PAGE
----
Recently, someone from Bloomfire contacted me over LinkedIn and requested me to give answers to some questions. I have been late to respond but thought they were pertinent given the way things have changed in the training world. So let me answer them for myself anyway before I send them to Bloomfire.
From your perspective, what are some of the challenges in writing curricula that resonate with the learner?
The main challenge I see is Knowing your audience precisely. Knowing your audience helps you scope out the training accurately and achieve the right level of detail. It will be the key to any kind of task you want to do; build a product, create a game, or plan training content.
How might these challenges differ from the challenges of yesterday?
I believe the challenges of yesterday were more than the challenges of today. The intervention of Web 2.0 and the increasing tech-savvyness of the learner have made information immediately accessible to one and all. Today, most information is easily searchable, Internet connections are much faster, Web technologies have come a long way and social media has gained ground. We no longer have the challenges of providing learners access to information. What we need to focus on is planning our training curricula in a manner that incorporates hands-on training in a simulated environment, and promotes collaboration with peer and subject-matter experts. The key is in knowing how to leverage social media to make the learning curve easily achievable and in a shorter time.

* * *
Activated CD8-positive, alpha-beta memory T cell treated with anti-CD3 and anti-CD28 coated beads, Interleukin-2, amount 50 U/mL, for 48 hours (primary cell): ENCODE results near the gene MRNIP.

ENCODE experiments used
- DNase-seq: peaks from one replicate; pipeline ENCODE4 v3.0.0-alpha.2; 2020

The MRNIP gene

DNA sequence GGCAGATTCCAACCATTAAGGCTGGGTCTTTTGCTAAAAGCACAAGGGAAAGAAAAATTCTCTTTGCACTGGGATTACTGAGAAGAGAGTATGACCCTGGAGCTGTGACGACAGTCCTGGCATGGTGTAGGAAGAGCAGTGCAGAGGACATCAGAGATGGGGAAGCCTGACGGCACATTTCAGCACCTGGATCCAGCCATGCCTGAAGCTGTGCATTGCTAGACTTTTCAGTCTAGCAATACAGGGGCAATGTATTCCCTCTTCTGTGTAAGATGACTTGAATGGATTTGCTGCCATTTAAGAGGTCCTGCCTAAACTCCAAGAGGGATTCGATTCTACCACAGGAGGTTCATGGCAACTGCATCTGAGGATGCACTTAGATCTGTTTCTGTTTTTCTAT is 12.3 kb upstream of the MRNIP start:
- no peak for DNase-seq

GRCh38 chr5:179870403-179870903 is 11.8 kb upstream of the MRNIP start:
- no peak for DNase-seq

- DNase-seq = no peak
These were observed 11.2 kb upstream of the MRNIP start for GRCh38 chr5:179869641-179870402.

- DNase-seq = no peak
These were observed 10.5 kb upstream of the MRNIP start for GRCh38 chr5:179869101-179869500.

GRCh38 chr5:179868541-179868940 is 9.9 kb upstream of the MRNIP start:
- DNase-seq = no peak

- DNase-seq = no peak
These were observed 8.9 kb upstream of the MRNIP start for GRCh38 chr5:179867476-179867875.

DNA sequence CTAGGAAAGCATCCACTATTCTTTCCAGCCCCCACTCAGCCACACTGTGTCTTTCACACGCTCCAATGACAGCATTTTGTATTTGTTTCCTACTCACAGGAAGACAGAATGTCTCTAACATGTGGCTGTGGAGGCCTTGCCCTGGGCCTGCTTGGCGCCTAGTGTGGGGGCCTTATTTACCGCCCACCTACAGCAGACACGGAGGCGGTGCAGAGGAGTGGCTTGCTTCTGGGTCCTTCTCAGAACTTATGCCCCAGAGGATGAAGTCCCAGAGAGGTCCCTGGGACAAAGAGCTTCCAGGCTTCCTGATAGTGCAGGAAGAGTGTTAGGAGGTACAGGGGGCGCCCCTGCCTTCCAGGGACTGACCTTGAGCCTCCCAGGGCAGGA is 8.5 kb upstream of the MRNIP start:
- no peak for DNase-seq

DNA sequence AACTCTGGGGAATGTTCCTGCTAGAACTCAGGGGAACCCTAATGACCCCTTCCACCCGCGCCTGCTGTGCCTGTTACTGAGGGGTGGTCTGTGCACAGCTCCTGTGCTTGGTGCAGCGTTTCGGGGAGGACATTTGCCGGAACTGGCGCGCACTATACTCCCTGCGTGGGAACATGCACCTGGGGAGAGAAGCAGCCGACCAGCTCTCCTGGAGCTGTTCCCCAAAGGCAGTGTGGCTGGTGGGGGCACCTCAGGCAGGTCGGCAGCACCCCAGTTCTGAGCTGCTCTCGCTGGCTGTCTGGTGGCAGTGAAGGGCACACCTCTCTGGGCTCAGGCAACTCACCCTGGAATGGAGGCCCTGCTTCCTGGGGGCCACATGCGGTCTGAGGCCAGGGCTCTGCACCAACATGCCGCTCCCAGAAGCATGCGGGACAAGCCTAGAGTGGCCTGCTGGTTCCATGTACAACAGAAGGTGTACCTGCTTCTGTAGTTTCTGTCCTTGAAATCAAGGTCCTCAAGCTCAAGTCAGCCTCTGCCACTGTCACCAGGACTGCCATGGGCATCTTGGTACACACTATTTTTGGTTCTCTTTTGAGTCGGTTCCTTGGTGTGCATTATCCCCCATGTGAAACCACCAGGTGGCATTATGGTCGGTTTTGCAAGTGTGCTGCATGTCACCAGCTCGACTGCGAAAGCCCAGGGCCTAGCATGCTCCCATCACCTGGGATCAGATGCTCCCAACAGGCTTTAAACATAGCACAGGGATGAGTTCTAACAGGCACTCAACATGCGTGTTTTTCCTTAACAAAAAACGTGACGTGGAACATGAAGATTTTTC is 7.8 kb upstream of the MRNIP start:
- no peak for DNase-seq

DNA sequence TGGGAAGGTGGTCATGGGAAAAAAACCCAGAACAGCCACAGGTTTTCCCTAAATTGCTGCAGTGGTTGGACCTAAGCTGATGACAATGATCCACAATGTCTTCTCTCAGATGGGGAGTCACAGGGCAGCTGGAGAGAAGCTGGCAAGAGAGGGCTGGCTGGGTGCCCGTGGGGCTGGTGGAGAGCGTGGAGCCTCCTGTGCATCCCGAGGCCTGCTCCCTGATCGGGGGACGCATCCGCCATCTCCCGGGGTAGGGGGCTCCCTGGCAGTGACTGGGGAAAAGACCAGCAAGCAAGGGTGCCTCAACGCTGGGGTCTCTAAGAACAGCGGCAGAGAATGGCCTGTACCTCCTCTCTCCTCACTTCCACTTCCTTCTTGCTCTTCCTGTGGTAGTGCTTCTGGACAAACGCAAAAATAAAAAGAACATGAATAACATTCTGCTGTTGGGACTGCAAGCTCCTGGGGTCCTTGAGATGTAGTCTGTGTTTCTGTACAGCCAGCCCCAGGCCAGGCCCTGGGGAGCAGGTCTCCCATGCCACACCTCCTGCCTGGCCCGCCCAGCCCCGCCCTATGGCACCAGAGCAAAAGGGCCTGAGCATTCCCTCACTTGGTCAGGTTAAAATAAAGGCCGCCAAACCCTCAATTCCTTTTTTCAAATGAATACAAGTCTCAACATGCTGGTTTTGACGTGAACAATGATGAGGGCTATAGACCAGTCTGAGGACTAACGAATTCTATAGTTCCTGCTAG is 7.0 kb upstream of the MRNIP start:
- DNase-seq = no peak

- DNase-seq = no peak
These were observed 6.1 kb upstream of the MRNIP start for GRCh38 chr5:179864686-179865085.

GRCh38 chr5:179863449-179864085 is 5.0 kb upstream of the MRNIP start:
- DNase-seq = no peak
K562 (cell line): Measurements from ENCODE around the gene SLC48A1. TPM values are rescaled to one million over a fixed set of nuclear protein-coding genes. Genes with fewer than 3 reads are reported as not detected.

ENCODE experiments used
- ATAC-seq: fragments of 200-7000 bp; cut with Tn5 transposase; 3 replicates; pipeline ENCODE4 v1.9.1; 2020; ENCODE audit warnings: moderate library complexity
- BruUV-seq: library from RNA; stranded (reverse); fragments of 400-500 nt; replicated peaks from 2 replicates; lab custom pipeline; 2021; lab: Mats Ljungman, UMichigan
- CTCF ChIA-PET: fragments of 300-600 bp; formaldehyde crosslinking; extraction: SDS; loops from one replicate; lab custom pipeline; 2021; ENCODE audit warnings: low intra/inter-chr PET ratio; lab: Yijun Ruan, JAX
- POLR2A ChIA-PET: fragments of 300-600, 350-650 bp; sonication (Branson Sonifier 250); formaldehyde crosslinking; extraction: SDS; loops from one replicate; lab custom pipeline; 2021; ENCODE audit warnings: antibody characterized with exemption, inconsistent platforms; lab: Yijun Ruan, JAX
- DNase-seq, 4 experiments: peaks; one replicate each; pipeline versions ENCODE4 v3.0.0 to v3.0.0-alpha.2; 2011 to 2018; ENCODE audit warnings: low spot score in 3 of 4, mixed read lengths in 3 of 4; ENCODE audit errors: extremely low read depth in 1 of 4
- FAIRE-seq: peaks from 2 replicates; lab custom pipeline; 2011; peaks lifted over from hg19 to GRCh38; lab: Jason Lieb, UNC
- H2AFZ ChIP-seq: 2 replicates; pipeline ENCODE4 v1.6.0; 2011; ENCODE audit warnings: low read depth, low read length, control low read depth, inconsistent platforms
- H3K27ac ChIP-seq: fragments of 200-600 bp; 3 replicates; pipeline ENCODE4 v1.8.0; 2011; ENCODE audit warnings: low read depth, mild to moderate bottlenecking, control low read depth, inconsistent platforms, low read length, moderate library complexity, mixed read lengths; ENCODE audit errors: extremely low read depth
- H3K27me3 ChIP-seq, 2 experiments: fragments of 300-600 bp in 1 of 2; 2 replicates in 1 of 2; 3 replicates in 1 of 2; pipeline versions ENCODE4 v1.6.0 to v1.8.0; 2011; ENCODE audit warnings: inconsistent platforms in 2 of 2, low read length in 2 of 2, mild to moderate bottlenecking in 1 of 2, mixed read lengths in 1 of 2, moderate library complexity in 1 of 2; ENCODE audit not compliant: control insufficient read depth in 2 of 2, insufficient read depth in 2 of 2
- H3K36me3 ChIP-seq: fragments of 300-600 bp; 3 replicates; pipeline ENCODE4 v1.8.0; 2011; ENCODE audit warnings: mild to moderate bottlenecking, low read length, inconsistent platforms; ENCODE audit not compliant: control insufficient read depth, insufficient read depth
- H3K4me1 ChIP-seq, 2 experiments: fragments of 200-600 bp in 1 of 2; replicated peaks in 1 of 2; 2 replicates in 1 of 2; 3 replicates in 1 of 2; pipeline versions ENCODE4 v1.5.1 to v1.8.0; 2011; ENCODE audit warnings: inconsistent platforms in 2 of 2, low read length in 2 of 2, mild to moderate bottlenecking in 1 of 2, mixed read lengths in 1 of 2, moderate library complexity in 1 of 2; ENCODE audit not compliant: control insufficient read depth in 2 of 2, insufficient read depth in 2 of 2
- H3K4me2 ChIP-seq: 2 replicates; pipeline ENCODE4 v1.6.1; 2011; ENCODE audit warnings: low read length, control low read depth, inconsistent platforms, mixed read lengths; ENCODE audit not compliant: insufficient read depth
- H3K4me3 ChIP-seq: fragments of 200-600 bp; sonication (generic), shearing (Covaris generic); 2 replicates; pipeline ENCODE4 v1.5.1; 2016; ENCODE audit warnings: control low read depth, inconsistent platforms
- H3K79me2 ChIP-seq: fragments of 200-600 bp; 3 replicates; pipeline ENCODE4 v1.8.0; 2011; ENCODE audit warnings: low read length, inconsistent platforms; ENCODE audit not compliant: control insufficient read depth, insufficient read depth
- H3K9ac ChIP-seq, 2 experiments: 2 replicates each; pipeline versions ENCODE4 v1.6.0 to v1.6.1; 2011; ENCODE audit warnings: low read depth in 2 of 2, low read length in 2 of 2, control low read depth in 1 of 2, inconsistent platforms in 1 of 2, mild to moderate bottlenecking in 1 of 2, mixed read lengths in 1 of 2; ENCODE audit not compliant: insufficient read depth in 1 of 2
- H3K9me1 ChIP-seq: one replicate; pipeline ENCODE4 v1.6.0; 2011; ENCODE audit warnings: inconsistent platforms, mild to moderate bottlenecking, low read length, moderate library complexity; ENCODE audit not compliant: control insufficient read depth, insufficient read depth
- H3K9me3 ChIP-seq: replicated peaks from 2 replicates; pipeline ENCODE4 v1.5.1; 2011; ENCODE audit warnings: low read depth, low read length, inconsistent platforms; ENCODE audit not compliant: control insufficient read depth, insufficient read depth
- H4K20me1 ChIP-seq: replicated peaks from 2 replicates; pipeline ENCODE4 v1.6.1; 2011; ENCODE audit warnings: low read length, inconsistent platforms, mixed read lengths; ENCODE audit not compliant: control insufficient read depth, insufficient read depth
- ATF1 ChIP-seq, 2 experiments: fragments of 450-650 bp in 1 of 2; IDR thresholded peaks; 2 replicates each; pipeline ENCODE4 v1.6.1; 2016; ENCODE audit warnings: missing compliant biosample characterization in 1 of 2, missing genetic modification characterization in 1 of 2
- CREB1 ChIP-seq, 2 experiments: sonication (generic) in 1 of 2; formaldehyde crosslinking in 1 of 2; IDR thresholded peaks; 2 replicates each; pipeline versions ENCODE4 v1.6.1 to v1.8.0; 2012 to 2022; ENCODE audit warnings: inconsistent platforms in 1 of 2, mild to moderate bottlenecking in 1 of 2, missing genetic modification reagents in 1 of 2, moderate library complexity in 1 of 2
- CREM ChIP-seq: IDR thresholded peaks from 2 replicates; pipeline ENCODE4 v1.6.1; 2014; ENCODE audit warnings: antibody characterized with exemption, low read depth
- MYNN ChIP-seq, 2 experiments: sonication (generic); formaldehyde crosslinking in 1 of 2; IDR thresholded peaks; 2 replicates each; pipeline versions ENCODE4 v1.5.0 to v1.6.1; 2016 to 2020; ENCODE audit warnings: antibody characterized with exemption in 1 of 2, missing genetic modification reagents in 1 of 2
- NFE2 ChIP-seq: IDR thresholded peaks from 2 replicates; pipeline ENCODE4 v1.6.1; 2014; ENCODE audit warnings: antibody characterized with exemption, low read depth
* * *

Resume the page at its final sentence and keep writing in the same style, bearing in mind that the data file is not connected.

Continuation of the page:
What are some technology and research trends today that will have an impact on tomorrow?
The study of users in general has revealed that giving the user information based on their existing knowledge on a subject is critical for their success. The research has shown a need for greater user-focus. Tomorrows applications will be increasingly user-focused and minimalistic. Minimalistic because we will have a clear picture of the user’s profile and be able to focus on what the user needs to know. So organizational learning will be designed to support performance, and training will be largely collaborative and exploratory in nature. Learners will be mature and be able to determine their own learning paths. Learners will be more independent and able to access information in a manner that will help them accomplish tasks. In other words, Personal Knowledge Management (PKM) will be a norm.
What might organizational learning look like 10 years from now?